My main characters in Tallwood are ordinary for the world they inhabit. But that’s a future, god-blasted world full of inhuman predators and human fiends. In contrast to my usual “normal” characters, this cast was born needing to survive at a young age. They were born prey; no longer at the top of the food chain. To avoid making any giveaway sounds, they use sign-language to communicate, crossbows to defend themselves, and have learned much about the natural world that is bent on destroying them. But to them, that is normal. I do like my ordinary folk.
What are you working on at the minute?
Two stories at present. Working titles: “Mother” and “Sadie”. One set after a civil war, and the other set in a decaying city and a hotel that doesn’t want to let go.
What draws you to this genre?
Science Fiction or Weird fiction has so much scope for going completely crazy with ideas. I’ve written one story that’s set in the real world and has ZERO supernatural or magical elements in it. One. And even that story is set in 1889, London. So it’s not technically ‘of the now’ 🙂
Which actor/actress would you like to see playing the lead character from your most recent book?
I cast all my characters. I have picture files for them that I refer to constantly. Or, I just make a desktop image with all of them so it’s always there for me to refer to. This is mainly because my memory is terrible and I like to ensure my descriptions are consistent and my brown-eyed protagonist suddenly doesn’t change to a blue-eyed wonder half-way through the book. That hasn’t actually answered the questions, but I write ensembles so… we’d be here a while.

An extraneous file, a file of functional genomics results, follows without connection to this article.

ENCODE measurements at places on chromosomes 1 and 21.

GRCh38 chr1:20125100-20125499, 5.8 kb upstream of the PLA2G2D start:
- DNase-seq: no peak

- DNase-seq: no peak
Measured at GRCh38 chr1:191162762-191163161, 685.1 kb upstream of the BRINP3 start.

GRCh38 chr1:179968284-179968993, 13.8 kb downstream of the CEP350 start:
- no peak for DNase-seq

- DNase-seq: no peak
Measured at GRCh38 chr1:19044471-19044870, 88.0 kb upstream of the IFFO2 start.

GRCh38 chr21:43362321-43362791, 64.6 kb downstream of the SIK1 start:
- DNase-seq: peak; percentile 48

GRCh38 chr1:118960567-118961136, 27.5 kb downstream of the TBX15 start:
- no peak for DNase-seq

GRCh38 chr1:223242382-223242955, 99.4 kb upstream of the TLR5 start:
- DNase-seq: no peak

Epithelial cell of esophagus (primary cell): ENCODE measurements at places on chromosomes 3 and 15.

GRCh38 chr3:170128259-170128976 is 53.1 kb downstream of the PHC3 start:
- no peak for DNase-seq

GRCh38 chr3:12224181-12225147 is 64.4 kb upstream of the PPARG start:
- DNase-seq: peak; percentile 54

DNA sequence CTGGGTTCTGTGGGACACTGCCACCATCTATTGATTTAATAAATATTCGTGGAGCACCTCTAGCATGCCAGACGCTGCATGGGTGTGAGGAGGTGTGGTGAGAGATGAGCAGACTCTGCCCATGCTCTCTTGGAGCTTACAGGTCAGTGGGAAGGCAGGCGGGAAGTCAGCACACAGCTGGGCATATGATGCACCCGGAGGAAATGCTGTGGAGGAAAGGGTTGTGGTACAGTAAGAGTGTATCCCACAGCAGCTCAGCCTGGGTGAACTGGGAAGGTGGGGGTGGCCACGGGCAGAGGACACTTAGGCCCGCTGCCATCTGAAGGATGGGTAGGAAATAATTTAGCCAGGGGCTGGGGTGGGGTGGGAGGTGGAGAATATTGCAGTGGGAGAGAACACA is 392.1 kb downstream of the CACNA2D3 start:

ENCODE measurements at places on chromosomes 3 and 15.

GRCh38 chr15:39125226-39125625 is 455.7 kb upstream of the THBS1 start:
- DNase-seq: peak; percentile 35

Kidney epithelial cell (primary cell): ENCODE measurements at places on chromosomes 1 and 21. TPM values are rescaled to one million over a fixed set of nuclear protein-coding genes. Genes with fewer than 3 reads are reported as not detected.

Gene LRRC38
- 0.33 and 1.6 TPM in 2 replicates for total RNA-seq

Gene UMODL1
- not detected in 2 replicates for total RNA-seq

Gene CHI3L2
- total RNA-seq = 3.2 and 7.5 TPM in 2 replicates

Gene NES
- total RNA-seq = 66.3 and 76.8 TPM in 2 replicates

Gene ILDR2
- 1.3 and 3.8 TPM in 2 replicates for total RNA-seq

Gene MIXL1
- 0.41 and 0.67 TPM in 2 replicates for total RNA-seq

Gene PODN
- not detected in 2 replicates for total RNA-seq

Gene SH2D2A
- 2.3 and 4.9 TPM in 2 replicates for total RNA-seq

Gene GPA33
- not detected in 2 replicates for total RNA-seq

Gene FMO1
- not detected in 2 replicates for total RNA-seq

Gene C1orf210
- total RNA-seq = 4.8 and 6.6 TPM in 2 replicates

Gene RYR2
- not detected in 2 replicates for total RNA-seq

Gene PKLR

How much research do you do?
A lot. That doesn’t mean it’s all perfect in the end product or I haven’t mucked something up in the translation, but I do a lot of research on anything that’s in a book (crossbows, guns, foods, language, religion, farming, drugs…).
Do you have a special time to write or how is your day structured?
I grab what chances I can – on the train on the way to work, in the evenings, if I’m not exhausted from work, on the weekends when chores allow. Snippets of time here and there where the muse is talking and the red wine is in easy reach 🙂
My days as are structured as the outlines for my novels. That is to say; not. I’m a panster through and through.
Do you work to an outline or plot or do you prefer just see where an idea takes you?
I start with a character or two and they take me where they need to go. I can mostly see where I’m aiming so I steer them in that direction. I’m constantly surprised by where my imaginary friends take me (and how many of them are willing to jump in front of a bullet!)